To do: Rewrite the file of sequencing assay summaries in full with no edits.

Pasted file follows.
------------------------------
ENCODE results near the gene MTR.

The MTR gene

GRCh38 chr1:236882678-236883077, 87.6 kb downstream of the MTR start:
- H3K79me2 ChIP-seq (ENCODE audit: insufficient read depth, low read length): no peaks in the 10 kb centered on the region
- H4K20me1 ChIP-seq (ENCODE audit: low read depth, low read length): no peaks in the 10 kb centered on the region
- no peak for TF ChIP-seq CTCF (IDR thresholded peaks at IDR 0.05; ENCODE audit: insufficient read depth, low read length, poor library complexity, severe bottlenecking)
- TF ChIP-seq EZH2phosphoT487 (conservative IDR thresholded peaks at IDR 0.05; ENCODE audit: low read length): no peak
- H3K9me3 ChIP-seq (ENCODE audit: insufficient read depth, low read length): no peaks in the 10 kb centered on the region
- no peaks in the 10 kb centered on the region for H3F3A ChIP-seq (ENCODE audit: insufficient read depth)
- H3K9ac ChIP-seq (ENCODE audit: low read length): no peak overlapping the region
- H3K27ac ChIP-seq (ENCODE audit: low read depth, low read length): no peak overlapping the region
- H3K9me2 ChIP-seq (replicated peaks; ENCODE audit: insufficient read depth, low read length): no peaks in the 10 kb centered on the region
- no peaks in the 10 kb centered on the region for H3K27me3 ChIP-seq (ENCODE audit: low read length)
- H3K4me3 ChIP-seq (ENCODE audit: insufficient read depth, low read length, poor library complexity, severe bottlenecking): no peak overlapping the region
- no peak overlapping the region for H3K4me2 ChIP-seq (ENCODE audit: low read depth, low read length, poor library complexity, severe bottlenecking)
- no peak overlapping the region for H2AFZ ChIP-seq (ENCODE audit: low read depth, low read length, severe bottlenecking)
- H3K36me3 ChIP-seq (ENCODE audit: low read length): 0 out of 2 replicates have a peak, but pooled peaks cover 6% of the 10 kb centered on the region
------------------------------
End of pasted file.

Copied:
ENCODE results near the gene MTR.

The MTR gene

GRCh38 chr1:236882678-236883077, 87.6 kb downstream of the MTR start:
- H3K79me2 ChIP-seq (ENCODE audit: insufficient read depth, low read length): no peaks in the 10 kb centered on the region
- H4K20me1 ChIP-seq (ENCODE audit: low read depth, low read length): no peaks in the 10 kb centered on the region
- no peak for TF ChIP-seq CTCF (IDR thresholded peaks at IDR 0.05; ENCODE audit: insufficient read depth, low read length, poor library complexity, severe bottlenecking)
- TF ChIP-seq EZH2phosphoT487 (conservative IDR thresholded peaks at IDR 0.05; ENCODE audit: low read length): no peak
- H3K9me3 ChIP-seq (ENCODE audit: insufficient read depth, low read length): no peaks in the 10 kb centered on the region
- no peaks in the 10 kb centered on the region for H3F3A ChIP-seq (ENCODE audit: insufficient read depth)
- H3K9ac ChIP-seq (ENCODE audit: low read length): no peak overlapping the region
- H3K27ac ChIP-seq (ENCODE audit: low read depth, low read length): no peak overlapping the region
- H3K9me2 ChIP-seq (replicated peaks; ENCODE audit: insufficient read depth, low read length): no peaks in the 10 kb centered on the region
- no peaks in the 10 kb centered on the region for H3K27me3 ChIP-seq (ENCODE audit: low read length)
- H3K4me3 ChIP-seq (ENCODE audit: insufficient read depth, low read length, poor library complexity, severe bottlenecking): no peak overlapping the region
- no peak overlapping the region for H3K4me2 ChIP-seq (ENCODE audit: low read depth, low read length, poor library complexity, severe bottlenecking)
- no peak overlapping the region for H2AFZ ChIP-seq (ENCODE audit: low read depth, low read length, severe bottlenecking)
- H3K36me3 ChIP-seq (ENCODE audit: low read length): 0 out of 2 replicates have a peak, but pooled peaks cover 6% of the 10 kb centered on the region